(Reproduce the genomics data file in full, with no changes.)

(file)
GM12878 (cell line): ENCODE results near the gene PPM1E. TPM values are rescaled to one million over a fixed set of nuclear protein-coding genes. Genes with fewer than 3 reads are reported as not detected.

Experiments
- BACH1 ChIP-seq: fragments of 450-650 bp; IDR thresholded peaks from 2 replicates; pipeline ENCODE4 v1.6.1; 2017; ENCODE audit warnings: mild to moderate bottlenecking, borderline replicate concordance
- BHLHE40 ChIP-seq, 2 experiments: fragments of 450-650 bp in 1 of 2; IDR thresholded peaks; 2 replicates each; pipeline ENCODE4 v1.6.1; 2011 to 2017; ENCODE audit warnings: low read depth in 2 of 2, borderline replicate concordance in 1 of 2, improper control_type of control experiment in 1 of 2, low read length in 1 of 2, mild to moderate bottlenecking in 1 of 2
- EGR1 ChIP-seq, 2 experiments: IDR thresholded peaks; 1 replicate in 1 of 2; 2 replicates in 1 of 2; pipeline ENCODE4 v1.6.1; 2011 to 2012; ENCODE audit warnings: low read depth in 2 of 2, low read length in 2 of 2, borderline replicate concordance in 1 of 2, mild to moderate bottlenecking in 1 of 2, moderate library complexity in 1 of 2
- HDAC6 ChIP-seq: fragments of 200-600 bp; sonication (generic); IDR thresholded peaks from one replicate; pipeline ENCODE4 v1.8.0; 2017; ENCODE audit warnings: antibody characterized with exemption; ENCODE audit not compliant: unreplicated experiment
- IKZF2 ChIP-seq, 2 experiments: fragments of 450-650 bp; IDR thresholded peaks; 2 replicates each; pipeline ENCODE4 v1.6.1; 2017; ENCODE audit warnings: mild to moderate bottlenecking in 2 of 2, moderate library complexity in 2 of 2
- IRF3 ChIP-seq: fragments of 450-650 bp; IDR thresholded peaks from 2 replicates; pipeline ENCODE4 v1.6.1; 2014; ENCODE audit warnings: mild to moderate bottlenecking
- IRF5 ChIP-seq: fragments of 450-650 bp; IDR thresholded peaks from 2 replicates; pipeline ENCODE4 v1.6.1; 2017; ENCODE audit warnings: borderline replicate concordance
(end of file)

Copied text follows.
GM12878 (cell line): ENCODE results near the gene PPM1E. TPM values are rescaled to one million over a fixed set of nuclear protein-coding genes. Genes with fewer than 3 reads are reported as not detected.

Experiments
- BACH1 ChIP-seq: fragments of 450-650 bp; IDR thresholded peaks from 2 replicates; pipeline ENCODE4 v1.6.1; 2017; ENCODE audit warnings: mild to moderate bottlenecking, borderline replicate concordance
- BHLHE40 ChIP-seq, 2 experiments: fragments of 450-650 bp in 1 of 2; IDR thresholded peaks; 2 replicates each; pipeline ENCODE4 v1.6.1; 2011 to 2017; ENCODE audit warnings: low read depth in 2 of 2, borderline replicate concordance in 1 of 2, improper control_type of control experiment in 1 of 2, low read length in 1 of 2, mild to moderate bottlenecking in 1 of 2
- EGR1 ChIP-seq, 2 experiments: IDR thresholded peaks; 1 replicate in 1 of 2; 2 replicates in 1 of 2; pipeline ENCODE4 v1.6.1; 2011 to 2012; ENCODE audit warnings: low read depth in 2 of 2, low read length in 2 of 2, borderline replicate concordance in 1 of 2, mild to moderate bottlenecking in 1 of 2, moderate library complexity in 1 of 2
- HDAC6 ChIP-seq: fragments of 200-600 bp; sonication (generic); IDR thresholded peaks from one replicate; pipeline ENCODE4 v1.8.0; 2017; ENCODE audit warnings: antibody characterized with exemption; ENCODE audit not compliant: unreplicated experiment
- IKZF2 ChIP-seq, 2 experiments: fragments of 450-650 bp; IDR thresholded peaks; 2 replicates each; pipeline ENCODE4 v1.6.1; 2017; ENCODE audit warnings: mild to moderate bottlenecking in 2 of 2, moderate library complexity in 2 of 2
- IRF3 ChIP-seq: fragments of 450-650 bp; IDR thresholded peaks from 2 replicates; pipeline ENCODE4 v1.6.1; 2014; ENCODE audit warnings: mild to moderate bottlenecking
- IRF5 ChIP-seq: fragments of 450-650 bp; IDR thresholded peaks from 2 replicates; pipeline ENCODE4 v1.6.1; 2017; ENCODE audit warnings: borderline replicate concordance